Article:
The Revolutionary War as a Civil War
Drawing by Scott Withrow
Fractured Families - The American Revolution as a Civil War
The American Revolution can be considered in broader terms than just great heroes, political, and military events. There were certain social results of warfare and hostilities - often-overlooked events that profoundly altered colonial society. Powerful forces often affected families as various family members differed over the war. Examples abound.
One of the more famous examples, perhaps, is the story of the famous Philadelphian Benjamin Franklin, and, his son, William. The latter, appointed royal governor of New Jersey through his father's influence, remained loyal to the Crown. His father, on the other hand, even though an envoy to London, grew embittered against the Crown. At war's end, William fled to England, virtually disowned by his Patriot father he apparently still loved. In the process, a father's dreams for his son were shattered.
There, too, were examples of brother against brother. One of the better known documentations in the Carolinas is of the Goforth brothers at the Battle of Kings Mountain. Preston Goforth, from Rutherford County, North Carolina, an ardent Patriot, was killed in battle. Three of his brothers, all on the Tory side, were also killed at Kings Mountain. No one has documented the cause of the split in this family.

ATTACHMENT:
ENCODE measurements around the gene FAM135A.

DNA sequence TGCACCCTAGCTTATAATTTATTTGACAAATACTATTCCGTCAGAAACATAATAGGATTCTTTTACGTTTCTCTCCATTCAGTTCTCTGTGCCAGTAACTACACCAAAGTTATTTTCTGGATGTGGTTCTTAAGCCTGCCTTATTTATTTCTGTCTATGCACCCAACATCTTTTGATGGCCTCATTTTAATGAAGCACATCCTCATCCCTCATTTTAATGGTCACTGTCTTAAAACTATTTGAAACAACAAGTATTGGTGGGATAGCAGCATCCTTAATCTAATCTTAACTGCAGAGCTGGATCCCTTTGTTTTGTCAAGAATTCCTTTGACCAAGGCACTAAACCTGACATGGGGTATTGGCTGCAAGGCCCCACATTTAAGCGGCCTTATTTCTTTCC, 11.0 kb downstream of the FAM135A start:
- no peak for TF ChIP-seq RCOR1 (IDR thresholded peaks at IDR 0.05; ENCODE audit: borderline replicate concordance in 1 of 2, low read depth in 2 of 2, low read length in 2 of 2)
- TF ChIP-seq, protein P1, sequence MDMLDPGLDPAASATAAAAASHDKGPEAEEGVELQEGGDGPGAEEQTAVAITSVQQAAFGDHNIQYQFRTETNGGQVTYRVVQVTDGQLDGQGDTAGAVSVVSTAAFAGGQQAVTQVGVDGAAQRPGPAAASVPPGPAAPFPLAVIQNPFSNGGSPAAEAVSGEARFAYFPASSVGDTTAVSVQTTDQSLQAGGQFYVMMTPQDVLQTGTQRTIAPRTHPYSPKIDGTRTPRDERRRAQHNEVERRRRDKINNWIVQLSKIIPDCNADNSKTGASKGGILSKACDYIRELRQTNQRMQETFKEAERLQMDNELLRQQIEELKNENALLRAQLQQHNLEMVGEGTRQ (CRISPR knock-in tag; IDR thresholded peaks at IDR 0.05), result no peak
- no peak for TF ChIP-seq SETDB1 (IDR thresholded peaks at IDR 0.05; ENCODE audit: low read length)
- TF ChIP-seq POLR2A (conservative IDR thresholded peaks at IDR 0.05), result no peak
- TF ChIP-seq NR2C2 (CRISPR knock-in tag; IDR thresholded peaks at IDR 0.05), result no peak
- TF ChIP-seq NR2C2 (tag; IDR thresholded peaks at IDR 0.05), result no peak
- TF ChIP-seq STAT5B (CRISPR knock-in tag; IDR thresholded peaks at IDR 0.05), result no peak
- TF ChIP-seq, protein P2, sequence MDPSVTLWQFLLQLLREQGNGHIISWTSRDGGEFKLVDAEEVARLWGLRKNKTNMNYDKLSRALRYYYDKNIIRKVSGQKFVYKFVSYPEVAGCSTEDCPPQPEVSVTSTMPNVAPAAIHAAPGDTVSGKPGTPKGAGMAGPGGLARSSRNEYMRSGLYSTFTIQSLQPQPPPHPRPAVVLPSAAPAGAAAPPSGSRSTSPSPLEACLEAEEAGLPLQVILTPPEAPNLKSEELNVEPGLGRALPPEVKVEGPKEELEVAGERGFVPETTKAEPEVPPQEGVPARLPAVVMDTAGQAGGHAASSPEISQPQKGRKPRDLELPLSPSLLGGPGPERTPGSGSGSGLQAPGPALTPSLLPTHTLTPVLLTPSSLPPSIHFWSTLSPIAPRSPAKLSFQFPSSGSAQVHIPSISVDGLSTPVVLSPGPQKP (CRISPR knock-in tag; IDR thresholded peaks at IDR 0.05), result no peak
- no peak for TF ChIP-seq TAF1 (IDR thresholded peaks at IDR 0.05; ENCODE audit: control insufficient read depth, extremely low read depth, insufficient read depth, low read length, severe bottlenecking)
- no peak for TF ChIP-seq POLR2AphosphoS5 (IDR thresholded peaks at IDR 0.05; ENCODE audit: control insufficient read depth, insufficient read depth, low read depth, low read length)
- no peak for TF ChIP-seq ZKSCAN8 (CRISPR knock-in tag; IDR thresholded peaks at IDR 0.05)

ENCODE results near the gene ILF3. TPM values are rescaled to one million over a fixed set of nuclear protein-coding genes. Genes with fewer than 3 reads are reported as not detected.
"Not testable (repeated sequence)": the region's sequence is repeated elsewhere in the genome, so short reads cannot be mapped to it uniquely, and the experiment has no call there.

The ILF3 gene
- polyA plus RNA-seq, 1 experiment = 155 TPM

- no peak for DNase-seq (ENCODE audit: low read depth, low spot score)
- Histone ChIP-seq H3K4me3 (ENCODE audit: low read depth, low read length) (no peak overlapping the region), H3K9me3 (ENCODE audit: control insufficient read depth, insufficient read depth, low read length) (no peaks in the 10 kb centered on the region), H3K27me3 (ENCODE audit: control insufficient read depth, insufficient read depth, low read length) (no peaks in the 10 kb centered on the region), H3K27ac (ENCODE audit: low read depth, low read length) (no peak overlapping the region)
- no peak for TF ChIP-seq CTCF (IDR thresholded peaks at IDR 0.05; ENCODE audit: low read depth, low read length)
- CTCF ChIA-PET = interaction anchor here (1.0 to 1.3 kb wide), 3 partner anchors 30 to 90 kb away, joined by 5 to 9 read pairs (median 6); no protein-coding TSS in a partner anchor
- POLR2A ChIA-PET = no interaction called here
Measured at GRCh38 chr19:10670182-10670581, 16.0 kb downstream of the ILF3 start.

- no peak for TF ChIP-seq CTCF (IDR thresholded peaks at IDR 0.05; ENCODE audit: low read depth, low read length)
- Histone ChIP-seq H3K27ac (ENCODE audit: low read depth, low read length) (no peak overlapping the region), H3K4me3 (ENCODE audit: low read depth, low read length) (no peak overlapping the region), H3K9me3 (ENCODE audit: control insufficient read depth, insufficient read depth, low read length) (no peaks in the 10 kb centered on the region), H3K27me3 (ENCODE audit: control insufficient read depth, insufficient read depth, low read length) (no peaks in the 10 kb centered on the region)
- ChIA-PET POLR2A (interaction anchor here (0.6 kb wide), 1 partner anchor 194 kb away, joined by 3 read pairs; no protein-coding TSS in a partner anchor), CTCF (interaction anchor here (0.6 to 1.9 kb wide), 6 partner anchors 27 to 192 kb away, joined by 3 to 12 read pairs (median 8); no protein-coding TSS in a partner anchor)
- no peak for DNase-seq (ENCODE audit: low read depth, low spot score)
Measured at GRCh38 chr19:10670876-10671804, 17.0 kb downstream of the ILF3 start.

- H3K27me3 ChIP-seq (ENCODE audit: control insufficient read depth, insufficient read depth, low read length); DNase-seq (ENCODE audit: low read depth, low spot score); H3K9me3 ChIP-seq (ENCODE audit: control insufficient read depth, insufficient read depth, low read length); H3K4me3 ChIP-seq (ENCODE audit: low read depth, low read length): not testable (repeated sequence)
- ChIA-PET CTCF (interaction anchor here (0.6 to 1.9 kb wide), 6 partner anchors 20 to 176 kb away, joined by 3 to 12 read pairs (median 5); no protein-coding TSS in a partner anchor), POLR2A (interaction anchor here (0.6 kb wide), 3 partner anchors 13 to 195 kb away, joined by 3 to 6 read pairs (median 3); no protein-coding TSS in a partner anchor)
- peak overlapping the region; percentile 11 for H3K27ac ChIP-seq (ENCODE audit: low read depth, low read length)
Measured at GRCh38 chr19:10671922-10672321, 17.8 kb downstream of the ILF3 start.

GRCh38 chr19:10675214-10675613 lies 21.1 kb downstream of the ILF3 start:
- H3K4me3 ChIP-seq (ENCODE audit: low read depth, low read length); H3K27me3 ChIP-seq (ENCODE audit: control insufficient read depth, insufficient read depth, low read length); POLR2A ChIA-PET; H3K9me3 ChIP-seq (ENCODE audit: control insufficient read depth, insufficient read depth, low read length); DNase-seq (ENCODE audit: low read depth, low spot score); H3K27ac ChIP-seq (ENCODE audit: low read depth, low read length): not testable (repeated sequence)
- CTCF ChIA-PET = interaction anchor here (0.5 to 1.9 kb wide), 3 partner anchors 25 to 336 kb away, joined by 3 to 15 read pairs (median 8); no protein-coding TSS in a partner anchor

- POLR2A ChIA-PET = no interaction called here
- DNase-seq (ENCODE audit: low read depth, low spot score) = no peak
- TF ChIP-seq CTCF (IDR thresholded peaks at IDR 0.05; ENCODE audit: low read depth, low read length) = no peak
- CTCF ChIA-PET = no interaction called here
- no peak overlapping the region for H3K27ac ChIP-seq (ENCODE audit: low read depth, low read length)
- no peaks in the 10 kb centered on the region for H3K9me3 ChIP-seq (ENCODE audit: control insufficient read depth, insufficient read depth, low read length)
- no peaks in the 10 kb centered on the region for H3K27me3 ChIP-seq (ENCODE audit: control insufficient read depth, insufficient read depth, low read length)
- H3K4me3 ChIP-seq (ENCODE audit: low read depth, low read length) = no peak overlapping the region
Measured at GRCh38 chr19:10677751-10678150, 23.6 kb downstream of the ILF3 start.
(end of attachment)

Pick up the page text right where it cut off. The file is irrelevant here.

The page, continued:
Also, at the Battle of Kings Mountain, the historian Draper writes that, after the battle, a wounded Tory by the name of Branson (Brandon, actually) asked his Whig relative, James Withrow, for help. Withrow's reply was "look to your own friends for help". This response to his brother-in-law (his wife's brother) most certainly played a major part in the divorce petition of James and his wife, Sydney Brandon Withrow, in 1798.
In the backcountry of South Carolina, south of Ninety Six, comes the story of two sisters, Katy and Anna Adolph, daughters of Palatine German immigrants. Their story, pieced together from family documents and memorabilia, letters, and historical records, tells of Katy's marriage to Abraham Frietz, a Loyalist, and, Anna's, to Peter Dorst, a Patriot. A great drama unfolds as the two sisters, following their husbands' politics, find themselves at odds with each other. Ostracized in the community, Katy and other Loyalist families started a new life in Nova Scotia. The true story has a marvelous ending-the two sisters, then elderly, reunited and dealt with all the bitterness and strife of the past.
Many families, of course, were united. Fractured families were, however, at times part of the civil war aspect of the revolution-father against son, brother against brother, sister against sister, and husband against wife. This was part of a larger social drama just as much a part of the Revolution as battles and heroes. Lives were changed forever by the American Revolution.
Did You Know?
In the Revolutionary War, some women, known as camp followers, went with their husbands to the battlefields to tend to such chores as cooking, mending, laundry, and nursing the sick and wounded. Sometimes unmarried women performed these duties for a small wage and half rations.